Sometimes I use the Pomodoro Technique. I set my phone timer for twenty-five minutes, focus on a task, then take a short break before focusing for another twenty-five.
The other day, my break time hit. I touched the screen to stop the noise. Then, before I could plan how to spend those delightful five minutes, I was standing over my kitchen counter, AirPods in, thumbing to my Dancy Chill Spotify playlist.
It’s like my body carried me there, knowing what it needed and finally able to communicate it, finding my mind rarely quiet.
And I danced.
Take what you’re picturing, and add middle-school-dance awkward. But also fill me with pure joy.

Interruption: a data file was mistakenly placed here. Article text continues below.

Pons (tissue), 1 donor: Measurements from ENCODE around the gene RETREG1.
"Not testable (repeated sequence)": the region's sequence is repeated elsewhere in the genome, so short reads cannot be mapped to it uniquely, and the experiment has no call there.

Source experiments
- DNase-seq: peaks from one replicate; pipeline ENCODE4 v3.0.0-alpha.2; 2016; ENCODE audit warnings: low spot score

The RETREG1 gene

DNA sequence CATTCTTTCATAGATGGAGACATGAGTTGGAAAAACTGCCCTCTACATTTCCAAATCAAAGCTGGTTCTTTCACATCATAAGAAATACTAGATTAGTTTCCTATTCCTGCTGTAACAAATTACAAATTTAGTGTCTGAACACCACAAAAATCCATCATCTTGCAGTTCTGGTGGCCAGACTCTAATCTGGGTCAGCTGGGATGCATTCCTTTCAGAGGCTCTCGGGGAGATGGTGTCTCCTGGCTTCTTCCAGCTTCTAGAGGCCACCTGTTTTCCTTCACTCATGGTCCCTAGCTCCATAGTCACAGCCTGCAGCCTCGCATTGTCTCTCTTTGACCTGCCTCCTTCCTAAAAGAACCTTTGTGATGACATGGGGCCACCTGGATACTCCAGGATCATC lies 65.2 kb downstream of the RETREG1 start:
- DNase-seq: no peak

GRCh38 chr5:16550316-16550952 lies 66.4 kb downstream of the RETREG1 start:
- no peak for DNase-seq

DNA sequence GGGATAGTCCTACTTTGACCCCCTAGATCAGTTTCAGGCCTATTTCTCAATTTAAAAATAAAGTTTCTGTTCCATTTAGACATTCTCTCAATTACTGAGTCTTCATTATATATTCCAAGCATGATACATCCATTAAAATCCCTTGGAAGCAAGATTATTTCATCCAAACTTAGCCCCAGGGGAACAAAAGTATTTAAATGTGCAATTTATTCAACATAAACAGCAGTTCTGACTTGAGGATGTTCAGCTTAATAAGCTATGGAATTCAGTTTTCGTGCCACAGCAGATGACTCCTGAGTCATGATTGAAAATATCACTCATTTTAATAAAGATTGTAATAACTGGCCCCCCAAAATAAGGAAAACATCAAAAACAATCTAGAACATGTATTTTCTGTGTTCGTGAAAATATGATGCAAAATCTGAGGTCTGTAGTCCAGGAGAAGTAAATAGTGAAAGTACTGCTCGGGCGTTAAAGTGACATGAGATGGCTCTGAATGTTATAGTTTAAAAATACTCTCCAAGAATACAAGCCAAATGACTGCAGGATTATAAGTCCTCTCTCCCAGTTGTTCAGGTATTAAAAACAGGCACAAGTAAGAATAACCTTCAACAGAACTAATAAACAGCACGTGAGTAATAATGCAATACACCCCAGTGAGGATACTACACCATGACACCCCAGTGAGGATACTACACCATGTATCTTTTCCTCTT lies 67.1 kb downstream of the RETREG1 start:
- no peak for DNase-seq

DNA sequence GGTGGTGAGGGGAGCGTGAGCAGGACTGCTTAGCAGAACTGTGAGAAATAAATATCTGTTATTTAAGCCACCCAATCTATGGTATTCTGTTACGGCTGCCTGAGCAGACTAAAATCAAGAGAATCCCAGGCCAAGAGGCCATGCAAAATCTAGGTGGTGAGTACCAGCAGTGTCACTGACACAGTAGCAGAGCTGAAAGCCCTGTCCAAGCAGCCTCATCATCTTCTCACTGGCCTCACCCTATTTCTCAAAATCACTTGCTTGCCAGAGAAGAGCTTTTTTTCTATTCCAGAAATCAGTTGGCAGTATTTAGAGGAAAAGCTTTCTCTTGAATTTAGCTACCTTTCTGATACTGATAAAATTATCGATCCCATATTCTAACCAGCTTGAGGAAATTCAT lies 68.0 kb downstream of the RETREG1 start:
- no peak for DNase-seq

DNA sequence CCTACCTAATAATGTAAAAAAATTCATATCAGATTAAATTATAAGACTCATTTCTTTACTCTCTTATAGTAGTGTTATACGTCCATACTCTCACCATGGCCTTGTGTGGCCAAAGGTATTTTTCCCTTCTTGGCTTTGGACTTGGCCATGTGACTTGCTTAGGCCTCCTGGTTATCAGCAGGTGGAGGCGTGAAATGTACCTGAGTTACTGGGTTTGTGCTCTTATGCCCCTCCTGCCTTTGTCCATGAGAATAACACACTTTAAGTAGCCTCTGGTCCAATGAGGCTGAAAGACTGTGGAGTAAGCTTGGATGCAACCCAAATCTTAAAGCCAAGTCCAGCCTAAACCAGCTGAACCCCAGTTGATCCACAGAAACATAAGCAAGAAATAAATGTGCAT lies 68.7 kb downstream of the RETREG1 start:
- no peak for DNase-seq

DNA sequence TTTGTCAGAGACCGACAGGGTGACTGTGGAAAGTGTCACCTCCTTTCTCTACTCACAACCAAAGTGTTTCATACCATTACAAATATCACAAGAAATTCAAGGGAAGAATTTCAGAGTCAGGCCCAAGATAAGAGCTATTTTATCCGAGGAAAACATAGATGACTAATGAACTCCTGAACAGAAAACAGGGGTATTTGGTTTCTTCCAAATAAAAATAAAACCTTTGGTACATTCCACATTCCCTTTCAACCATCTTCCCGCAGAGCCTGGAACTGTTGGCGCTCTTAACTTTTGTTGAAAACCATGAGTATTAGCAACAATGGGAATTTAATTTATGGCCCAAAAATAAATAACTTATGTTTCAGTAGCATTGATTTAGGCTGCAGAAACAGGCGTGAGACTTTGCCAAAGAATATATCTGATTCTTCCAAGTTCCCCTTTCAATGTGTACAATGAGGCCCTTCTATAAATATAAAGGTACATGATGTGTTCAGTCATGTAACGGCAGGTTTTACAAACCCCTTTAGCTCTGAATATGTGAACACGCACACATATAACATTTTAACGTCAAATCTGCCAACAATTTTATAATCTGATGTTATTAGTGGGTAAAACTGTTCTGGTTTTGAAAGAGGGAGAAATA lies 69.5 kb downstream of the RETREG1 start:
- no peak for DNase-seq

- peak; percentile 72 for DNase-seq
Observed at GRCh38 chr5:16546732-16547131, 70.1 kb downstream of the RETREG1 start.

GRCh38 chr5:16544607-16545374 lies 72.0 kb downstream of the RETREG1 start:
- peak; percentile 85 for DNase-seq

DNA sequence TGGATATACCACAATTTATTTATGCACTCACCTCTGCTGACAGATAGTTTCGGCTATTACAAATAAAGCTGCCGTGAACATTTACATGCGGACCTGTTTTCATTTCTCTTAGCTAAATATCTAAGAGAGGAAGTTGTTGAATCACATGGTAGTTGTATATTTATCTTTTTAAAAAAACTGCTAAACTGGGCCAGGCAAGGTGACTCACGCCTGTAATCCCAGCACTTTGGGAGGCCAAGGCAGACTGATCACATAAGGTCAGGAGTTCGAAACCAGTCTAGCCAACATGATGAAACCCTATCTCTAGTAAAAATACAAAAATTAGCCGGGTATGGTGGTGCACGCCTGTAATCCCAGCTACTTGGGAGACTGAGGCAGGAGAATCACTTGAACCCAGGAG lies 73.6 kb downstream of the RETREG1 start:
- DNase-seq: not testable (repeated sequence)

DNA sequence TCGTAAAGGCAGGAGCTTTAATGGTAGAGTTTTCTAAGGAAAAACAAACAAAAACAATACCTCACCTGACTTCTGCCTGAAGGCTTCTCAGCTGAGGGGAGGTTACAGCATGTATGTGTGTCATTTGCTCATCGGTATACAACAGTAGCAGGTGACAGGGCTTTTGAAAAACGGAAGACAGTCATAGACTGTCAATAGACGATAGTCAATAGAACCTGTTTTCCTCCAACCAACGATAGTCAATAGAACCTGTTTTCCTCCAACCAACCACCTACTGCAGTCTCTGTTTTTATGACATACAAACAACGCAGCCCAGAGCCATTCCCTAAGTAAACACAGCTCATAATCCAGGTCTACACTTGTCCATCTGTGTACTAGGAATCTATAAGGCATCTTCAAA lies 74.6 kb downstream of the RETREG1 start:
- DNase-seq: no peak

God, it felt good. Just moving and singing, without caring how I might be perceived.
(I did occasionally worry Bob would come out of our “second home office,” aka master bedroom, but the fear would quickly dissipate.)
I don’t have to know—that’s the point.
When it comes to crisis and grief, movement and breath are key. Our emotions exist in our bodies and need to be expressed. What did my dancing have to do with my emotional state that day? I don’t know.
And I don’t have to know—that’s the point.
Stand up right now and shake.
Shake an arm, then the other.
Lift a leg and shake your foot.
Jump up a few times.
Stretch your mouth.
Wish you could describe your most ideal career? You can! Get the workbook now, plus weekly emails that help you love your work.